Meanwhile, digital music companies are struggling to stay afloat. Over the past decade, major labels have used their market power to extract wildly expensive licensing agreements from new digital services -- pricey enough to render almost all of them unprofitable. Pandora lost over $16 million last year, while Spotify lost more than $55 million.

Big labels have bludgeoned less fortunate startups out of existence with lawsuits. If the FTC approves the Universal-EMI merger, Grooveshark could be the next casualty.

Today, the same giant record labels that attempted to outlaw both the portable MP3 player and the CD burner during the 1990s now have a stranglehold on digital innovation, and they remain nearly as hostile to new services as they were to Napster.

"This was supposed to look a lot different," said Rae-Hunter, who also runs the tiny, independent record label Lux Eterna and records as The Contrarian.

"We were supposed to not just solve the access problem about reaching new audiences, but also to monetize that activity in a way in which 99 percent of that activity was not captured by the major labels," Rae-Hunter said. "But we see now that the majors still dictate the terms."


A decade ago, even at the height of the war against Napster, the writing appeared to be on the wall for the major labels. In the spring of 2001, Eagles singer Don Henley traveled to Washington to cheer on the digital revolution.

To Henley and many other artists, the nation's largest labels were little better than loan sharks. At worst, they were career saboteurs.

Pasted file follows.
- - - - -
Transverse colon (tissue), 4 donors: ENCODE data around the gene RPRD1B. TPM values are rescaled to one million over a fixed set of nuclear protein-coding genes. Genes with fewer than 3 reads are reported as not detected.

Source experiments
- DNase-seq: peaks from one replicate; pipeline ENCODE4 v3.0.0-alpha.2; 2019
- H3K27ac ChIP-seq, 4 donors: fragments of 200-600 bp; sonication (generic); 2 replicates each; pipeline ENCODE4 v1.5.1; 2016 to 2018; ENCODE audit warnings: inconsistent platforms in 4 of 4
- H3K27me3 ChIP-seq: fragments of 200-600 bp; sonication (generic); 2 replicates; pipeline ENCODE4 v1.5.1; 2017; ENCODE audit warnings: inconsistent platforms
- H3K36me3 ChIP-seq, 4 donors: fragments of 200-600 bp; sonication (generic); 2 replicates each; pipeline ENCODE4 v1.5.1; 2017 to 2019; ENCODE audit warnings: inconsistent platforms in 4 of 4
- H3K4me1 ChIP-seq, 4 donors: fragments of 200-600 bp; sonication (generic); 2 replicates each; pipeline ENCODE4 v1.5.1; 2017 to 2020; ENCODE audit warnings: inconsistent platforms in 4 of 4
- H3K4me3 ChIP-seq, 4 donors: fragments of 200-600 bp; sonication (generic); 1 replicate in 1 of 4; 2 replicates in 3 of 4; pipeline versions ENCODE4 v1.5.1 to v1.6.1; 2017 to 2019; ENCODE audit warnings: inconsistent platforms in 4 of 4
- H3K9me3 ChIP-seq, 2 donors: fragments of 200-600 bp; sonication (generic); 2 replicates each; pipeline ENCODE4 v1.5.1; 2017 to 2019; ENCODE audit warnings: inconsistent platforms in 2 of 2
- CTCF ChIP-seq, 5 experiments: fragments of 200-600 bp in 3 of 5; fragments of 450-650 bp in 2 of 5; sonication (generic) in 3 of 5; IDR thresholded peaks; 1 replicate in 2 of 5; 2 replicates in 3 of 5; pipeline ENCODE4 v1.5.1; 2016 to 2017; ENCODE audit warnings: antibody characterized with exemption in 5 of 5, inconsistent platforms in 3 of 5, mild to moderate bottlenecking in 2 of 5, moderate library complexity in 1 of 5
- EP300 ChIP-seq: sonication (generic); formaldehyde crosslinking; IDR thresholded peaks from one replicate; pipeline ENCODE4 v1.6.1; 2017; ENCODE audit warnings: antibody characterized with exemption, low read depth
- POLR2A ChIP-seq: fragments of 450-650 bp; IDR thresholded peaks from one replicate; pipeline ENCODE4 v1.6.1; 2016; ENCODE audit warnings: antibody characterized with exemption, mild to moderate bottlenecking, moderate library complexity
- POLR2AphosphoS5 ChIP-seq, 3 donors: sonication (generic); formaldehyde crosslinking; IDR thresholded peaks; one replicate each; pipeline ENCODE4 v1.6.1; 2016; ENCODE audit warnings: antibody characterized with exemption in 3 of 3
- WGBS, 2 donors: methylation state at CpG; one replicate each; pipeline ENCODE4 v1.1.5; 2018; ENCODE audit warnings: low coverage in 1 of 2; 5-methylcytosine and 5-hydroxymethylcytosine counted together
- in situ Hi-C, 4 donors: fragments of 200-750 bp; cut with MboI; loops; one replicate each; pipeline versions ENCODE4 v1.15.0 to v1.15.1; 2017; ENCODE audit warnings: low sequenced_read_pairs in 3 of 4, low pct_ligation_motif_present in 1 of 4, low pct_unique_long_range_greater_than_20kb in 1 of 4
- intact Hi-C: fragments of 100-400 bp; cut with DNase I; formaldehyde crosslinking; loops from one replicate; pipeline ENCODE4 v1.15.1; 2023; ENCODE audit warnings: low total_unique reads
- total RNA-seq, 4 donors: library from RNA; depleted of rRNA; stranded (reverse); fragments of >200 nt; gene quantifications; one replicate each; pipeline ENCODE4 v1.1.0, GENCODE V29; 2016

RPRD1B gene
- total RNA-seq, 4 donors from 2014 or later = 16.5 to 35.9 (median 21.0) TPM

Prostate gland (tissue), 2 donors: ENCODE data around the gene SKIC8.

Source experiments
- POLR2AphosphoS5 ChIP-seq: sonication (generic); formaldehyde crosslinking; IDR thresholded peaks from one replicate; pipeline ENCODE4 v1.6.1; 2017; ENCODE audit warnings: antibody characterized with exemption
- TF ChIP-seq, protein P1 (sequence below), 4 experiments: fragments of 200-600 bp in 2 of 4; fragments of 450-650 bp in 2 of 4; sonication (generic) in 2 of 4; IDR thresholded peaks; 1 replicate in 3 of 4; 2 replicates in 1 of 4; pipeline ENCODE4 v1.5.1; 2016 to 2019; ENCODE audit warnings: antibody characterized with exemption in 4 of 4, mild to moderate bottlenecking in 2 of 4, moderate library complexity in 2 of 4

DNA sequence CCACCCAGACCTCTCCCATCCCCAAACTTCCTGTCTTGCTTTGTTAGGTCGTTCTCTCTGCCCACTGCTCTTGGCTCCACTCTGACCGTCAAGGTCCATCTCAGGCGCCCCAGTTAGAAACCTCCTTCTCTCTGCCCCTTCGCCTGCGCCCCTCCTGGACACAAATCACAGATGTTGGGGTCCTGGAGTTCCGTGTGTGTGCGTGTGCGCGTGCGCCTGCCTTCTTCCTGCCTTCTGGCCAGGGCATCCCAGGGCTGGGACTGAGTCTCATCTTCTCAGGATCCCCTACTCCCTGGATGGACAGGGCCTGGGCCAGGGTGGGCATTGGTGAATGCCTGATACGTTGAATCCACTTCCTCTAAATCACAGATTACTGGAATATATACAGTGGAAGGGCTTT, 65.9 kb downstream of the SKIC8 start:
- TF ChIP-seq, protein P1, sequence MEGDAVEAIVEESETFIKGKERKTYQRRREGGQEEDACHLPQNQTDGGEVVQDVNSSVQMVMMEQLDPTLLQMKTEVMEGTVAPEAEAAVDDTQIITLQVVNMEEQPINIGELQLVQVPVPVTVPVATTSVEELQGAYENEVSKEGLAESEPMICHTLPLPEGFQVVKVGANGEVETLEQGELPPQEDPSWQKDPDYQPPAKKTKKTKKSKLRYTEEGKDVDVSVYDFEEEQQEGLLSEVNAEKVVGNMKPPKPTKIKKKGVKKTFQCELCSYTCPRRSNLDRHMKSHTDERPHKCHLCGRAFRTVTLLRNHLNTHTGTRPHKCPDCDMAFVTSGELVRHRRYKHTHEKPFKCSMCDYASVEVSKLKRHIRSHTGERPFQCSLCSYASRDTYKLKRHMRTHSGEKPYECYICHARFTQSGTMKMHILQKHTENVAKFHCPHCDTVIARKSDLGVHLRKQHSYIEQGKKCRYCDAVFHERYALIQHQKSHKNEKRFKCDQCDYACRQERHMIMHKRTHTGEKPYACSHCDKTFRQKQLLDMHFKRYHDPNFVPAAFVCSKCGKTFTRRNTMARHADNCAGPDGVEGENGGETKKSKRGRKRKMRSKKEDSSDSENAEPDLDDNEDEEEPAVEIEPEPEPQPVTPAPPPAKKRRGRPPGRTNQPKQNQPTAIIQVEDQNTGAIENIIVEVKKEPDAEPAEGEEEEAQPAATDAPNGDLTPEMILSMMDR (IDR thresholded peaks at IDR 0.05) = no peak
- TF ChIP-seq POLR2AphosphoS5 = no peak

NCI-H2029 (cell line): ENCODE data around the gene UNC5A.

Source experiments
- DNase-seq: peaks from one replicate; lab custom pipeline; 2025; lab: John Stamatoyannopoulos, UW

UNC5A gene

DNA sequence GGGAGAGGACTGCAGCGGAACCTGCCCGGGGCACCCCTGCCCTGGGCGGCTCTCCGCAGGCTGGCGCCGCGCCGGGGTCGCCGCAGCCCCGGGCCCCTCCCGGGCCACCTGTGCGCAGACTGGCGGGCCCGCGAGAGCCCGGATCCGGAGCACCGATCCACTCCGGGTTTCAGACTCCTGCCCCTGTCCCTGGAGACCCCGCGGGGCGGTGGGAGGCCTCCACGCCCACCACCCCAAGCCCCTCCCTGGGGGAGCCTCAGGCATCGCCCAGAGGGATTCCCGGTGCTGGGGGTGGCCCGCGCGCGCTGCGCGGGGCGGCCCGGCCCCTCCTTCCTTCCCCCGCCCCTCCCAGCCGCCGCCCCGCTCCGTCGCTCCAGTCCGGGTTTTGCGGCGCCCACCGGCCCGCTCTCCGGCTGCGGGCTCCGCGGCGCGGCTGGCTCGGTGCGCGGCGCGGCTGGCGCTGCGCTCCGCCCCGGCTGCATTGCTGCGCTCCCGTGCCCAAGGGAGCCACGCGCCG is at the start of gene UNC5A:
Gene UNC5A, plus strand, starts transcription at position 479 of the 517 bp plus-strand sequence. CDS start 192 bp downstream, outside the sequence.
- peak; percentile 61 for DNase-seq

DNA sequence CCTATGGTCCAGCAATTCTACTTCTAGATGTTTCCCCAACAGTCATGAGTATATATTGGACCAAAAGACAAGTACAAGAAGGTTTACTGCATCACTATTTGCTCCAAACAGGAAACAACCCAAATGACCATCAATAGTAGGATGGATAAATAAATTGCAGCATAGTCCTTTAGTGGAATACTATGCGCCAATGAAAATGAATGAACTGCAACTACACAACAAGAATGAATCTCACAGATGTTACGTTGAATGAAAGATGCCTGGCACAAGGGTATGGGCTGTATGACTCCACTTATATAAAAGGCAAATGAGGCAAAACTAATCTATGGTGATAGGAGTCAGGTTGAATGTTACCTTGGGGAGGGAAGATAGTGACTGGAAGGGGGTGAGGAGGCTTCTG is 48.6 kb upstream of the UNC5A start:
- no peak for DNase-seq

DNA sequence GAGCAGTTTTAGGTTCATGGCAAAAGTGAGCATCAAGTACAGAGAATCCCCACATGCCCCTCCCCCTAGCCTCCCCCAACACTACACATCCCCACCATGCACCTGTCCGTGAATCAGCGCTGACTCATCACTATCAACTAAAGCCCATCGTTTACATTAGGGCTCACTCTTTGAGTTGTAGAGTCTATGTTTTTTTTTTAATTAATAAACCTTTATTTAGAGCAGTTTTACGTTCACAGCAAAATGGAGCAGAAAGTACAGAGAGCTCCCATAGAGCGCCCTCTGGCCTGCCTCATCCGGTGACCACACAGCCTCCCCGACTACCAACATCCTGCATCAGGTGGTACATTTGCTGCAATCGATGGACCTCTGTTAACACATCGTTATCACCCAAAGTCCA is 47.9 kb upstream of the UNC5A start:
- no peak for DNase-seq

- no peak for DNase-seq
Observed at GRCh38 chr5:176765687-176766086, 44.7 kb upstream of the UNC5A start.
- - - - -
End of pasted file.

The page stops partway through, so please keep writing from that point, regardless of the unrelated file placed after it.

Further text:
"A typical artist could sell a half-million records and not see one dollar in royalties," Henley told the Senate Judiciary Committee, which was debating a congressional response to Napster. "It is as though you have paid off your mortgage and the bank still owns your house."

Nor were the major labels especially kind to their customers. A year before Henley's testimony, they settled with the FTC for colluding to raise CD prices, a practice that had generated $480 million for the labels over three years.

"Napster has changed everything," Henley said. By failing to establish a sustainable, standardized system for licensing digital music, "the record industry fiddled on the sidelines while the digital revolution went on without them."

In the years since Henley's testimony, the music market has changed dramatically. According to data from the Recording Industry Association of America, a trade group representing major labels, U.S. sales revenue peaked at $14.8 billion in 1999 (one of the years in which the FTC accused the labels of colluding to raise CD prices). That annual figure is now closer to $7 billion, a decline fueled by lower prices online, piracy and a sluggish economy.

But last year, the industry's slide finally stopped. Sales revenue actually grew, while the total number of purchases reached an all-time high. A little over half of all music sales today are digital, not physical.

One service above all others has been responsible for creating a viable commercial market for music online: iTunes.

Since opening its music store in 2003, Apple has become the largest music vendor in the U.S. By 2009, it was responsible for 25 percent of all U.S. music sales, physical or digital.